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投资者需警惕新兴市场新一轮政局动荡

Cyrus Sanati 2013年12月17日

泰国和乌克兰两国最近爆发的大规模抗议活动表明,眼下新兴市场的政局正处于空前不稳定的时期。但是,导致这些抗议活动的深层次问题并没有得到解决。明年,多个新兴市场将举行选举,这些国家的政局还会进一步动荡,投资者必须警惕。

    上周末,泰国和乌克兰都出现了大规模示威游行。新兴市场投资者不能对此掉以轻心。尽管这两个国家的抗议活动表面上没有什么联系,但引发抗议的都是多年来一直未能得到解决的深层次政治问题。如果泰国或乌克兰的矛盾真的激化,随之出现的不利影响可能让邻国蒙受巨大经济损失,也会再次给投资者带来沉重的打击。

    今年,新兴市场特别不稳定。中国经济陷入停滞,巴西和埃及政局动荡。年初,由于担心美联储(Fed)可能压缩债券购买规模,MSCI新兴市场指数(MSCI Emerging Market Index)今年夏天大幅下跌。直到美联储出人意料地决定维持债券购买规模不变,这个指数才迅速反弹。虽然有美联储带来的反弹,MSCI新兴市场指数今年仍然下跌了5.3%。在此期间,标普500指数(S&P 500)却一路高歌猛进,涨幅高达27%。

    不过,对收益率的追求仍然会引领投资者重返新兴市场,美国和欧洲投资者已经为此投入了数十亿美元资金。融资和金融信息平台Dealogic提供的数据显示,7月份以来,阿根廷Merval指数上涨了近70%;6-11月期间,新兴市场公司的债券发行规模高达710亿美元。显然,新兴市场已经复苏——或者说,有人让投资者相信新兴市场已经复苏。

    目前,青睐新兴市场的投资者正在根据乌克兰和泰国的局势发展来决定自己在东欧和东南亚市场的前进方向。抗议活动迅速消耗了这两个国家的政治和经济能量,还有可能再次给新兴市场投资者带来出其不意的打击。

    在泰国,。近十年来,政府最高领导层的腐败一直在影响泰国经济的发展前景。民众已经身心俱疲。经过几周的抗议示威,泰国总理英拉在上周末宣布解散议会,进行大选。但由于英拉拒绝在选举前下台,曼谷的冲突仍在继续。

    在乌克兰,亲俄罗斯派和亲欧盟派的多年政治内斗导致这个国家在经济方面毫无建树。俄罗斯希望继续控制乌克兰。在俄方敦促下,乌克兰政府拒绝和欧盟签订贸易协议,上周末的抗议活动随之升级。乌克兰的热血青年希望进行大选,以便清除腐败的政府官员,因为他们认为后者把俄罗斯的利益置于乌克兰民众的利益之上。上周二夜间,随着抗议者占领基辅市中心的广场,冲突变得更为激烈。

    然而,两国令人不安的局势似乎没有对投资者产生影响。实际上,MSCI新兴市场指数上周一反而出现了上涨。俄罗斯规模最大的纯交易所交易基金(ETF)The Market Vectors Russia Index ETF当天上扬了0.75%,此前的一个周末乌克兰示威者在基辅市中心推倒列宁像的时间并没有产生不利影响。泰国的SET指数周一也高收0.43%。

    指数上升似乎表明一切安好,但情况显然并非如此。看来,有些投资者已经对抗议示威产生了“审美疲劳”,因而对乌克兰和泰国的冲突活动视而不见。今年,许多新兴市场都出现了“民众力量”的崛起,但其中有许多都无果而终,这就是投资者对此类事件产生疲劳感的源头。看起来,市场认为泰国和乌克兰的情况也会是这样。

    The eruption of popular protests in Thailand and Ukraine over the weekend shouldn't be taken so lightly by emerging markets investors. The two seemingly unrelated disturbances both revolve around deep-seated and unresolved political issues, which have been simmering for years. Should either of them actually blow, the resulting toxic fallout could have dire economic consequences for their neighbors and deliver yet another pelting to investors.

    The emerging markets have been particularly volatile this year with growth stalling in China and political upheavals disrupting Brazil and Egypt. Worries that the U.S. was set to curb its bond buying program earlier this year sent the MSCI Emerging Market Index plummeting in the summer, only to rebound quickly thereafter when the Federal Reserve unexpectedly decided to keep the program running at full blast. Despite the pullback by the Fed, the MSCI is still down 5.3% on the year. That compares with the S&P 500 (SPX), which has shot up a bubbly 27% during the same time period.

    But the quest for yield has led investors back into the emerging markets, with billions of dollars pouring in from investors in the U.S. and Europe. Argentina's Merval stock market has jumped nearly 70% since July, for example, while EM companies have sold a whopping $71 billion worth in bonds from June to November, according to Dealogic. Clearly, EM is back -- or that is what investors have been led to believe.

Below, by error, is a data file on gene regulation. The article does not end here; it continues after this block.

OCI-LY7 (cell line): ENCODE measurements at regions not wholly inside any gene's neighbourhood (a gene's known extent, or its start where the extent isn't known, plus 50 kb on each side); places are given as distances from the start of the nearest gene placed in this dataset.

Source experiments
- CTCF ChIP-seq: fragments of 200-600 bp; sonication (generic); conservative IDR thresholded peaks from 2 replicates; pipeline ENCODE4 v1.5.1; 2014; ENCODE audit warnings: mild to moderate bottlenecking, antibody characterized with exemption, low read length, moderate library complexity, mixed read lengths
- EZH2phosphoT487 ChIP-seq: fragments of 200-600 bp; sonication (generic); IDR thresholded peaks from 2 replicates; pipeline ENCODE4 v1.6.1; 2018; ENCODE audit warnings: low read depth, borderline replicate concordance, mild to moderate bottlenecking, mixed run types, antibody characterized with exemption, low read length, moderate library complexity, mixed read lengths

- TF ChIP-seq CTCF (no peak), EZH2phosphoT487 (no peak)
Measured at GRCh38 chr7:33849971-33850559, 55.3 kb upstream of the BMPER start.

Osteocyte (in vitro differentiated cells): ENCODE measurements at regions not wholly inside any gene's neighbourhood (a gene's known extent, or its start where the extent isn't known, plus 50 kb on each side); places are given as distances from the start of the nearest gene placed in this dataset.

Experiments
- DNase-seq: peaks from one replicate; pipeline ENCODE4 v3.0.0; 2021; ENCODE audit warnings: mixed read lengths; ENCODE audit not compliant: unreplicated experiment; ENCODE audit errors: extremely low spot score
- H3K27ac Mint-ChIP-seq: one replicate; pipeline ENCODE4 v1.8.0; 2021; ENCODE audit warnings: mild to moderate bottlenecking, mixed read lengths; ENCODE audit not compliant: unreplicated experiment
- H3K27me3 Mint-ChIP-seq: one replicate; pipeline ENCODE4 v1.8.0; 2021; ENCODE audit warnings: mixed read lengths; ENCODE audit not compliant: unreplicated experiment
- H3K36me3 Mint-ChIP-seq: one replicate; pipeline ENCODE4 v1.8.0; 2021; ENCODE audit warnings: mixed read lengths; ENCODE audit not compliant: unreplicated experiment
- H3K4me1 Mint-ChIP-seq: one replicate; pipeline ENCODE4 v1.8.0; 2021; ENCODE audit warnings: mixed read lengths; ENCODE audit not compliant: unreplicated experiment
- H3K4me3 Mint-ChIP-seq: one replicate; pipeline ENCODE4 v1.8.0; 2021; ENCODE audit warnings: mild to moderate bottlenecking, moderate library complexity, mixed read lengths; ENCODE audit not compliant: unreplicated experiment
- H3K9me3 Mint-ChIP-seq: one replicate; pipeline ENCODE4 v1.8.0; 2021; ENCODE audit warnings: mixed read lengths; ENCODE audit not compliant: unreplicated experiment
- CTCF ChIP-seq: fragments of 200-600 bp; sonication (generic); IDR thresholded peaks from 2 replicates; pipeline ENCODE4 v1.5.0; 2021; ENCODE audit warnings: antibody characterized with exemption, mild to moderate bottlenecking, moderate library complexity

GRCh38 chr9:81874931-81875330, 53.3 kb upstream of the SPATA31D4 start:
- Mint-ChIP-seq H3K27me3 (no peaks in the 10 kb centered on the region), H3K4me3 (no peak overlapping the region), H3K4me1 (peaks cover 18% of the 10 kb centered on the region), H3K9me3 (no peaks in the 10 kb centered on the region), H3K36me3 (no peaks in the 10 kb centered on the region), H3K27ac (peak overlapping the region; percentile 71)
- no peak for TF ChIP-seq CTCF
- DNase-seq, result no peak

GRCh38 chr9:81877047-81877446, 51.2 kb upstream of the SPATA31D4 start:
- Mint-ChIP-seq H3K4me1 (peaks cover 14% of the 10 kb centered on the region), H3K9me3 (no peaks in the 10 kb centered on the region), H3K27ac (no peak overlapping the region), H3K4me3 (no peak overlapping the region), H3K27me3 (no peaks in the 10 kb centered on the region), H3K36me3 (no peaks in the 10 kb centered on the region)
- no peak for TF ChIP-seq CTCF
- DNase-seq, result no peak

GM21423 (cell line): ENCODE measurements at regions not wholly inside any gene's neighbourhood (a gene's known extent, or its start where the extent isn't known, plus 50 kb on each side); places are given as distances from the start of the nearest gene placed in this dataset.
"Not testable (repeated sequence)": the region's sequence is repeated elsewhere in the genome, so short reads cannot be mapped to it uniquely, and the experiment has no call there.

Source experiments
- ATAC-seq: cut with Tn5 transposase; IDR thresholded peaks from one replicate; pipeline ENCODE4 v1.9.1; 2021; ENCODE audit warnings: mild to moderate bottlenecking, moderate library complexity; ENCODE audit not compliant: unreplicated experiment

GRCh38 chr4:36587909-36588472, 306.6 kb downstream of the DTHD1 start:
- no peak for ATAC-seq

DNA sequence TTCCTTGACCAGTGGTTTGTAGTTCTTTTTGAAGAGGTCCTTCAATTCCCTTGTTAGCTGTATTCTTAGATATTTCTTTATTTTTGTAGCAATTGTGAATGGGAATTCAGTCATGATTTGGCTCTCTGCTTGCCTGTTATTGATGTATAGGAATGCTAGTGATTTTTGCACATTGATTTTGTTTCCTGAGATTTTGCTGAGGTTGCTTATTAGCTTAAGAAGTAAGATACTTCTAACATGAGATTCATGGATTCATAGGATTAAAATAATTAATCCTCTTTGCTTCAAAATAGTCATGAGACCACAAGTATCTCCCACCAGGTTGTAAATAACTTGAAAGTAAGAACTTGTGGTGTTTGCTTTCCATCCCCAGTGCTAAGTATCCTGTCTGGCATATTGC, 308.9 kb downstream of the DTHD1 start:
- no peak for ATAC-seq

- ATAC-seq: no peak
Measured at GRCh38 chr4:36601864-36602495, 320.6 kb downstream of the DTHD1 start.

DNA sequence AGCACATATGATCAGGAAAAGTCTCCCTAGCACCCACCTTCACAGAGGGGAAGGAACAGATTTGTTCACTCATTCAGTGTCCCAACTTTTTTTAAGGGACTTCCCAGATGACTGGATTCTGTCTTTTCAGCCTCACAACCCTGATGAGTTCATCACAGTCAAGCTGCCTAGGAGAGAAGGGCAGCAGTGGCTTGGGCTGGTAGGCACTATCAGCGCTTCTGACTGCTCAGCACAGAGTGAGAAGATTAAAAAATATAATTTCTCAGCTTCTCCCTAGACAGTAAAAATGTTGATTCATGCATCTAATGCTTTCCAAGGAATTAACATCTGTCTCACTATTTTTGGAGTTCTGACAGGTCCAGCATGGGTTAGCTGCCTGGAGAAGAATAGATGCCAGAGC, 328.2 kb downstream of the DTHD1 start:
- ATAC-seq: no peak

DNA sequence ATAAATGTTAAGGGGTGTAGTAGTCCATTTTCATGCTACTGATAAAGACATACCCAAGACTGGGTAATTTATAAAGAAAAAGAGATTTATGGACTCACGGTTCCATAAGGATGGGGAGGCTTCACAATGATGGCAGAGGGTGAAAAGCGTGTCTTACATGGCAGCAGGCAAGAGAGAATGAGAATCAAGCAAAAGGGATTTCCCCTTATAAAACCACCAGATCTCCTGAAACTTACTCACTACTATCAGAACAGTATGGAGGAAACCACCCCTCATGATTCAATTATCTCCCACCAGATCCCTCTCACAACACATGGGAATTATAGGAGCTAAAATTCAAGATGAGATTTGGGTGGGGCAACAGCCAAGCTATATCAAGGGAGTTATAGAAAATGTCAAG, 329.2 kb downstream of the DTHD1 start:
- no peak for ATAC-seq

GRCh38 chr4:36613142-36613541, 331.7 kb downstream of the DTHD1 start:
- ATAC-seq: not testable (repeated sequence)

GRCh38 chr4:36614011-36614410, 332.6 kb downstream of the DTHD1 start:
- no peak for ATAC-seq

Take what is going on currently in the Ukraine and Thailand, emerging market darlings for their respective orbits in Eastern Europe and Southeast Asia. Protests in both countries have quickly consumed the political and economic hearts of both countries and threaten to throw EM investors yet another curve ball.

    In Thailand, corruption at the highest levels of power has stunted the peaceful nation's economic growth prospects for nearly a decade. The people have grown tired of it and this weekend, after weeks of protests, were able to push the Prime Minister to dissolve parliament and call for new elections. Disruption continues in Bangkok as the Prime Minister has refused to step down before the elections.

    In Ukraine, years of political infighting between those loyal to their former Russian overlords and those who want to forge closer ties with the European Union has left the country in economic limbo. But protests there went into overdrive this weekend after the government scrapped a trade agreement with the European Union at the behest of Russia, who wants Ukraine to remain in their orbit. Ukrainian patriots want new elections so that they can purge their corrupt government of officials who they believe put the interests of Moscow over that of the Ukrainian people. Fighting there intensified Tuesday night as protestors occupied the central square in Kiev.

    But investors seemed to shrug off these two worrisome developments, indeed, the MSCI EM index actually strengthened on Monday. The Market Vectors Russia index (RSX), the largest dedicated Russian ETF, was up 0.75% on Monday, even though Ukrainian protesters tore down a statue of Lenin in central Kiev over the weekend. Thailand's SET stock index also gained on Monday, up 0.43%.

    The stronger numbers would seem to suggest that all is well, even though that is clearly not the case. It appears that some investors have developed "protest fatigue" and are choosing to simply ignore the conflagrations in Ukraine and Thailand. The fatigue emanates from the deluge of "people power" uprisings in a number of emerging markets this year, many of which simply fizzled out. Apparently, the markets believe that will be the case in these two incidents as well.

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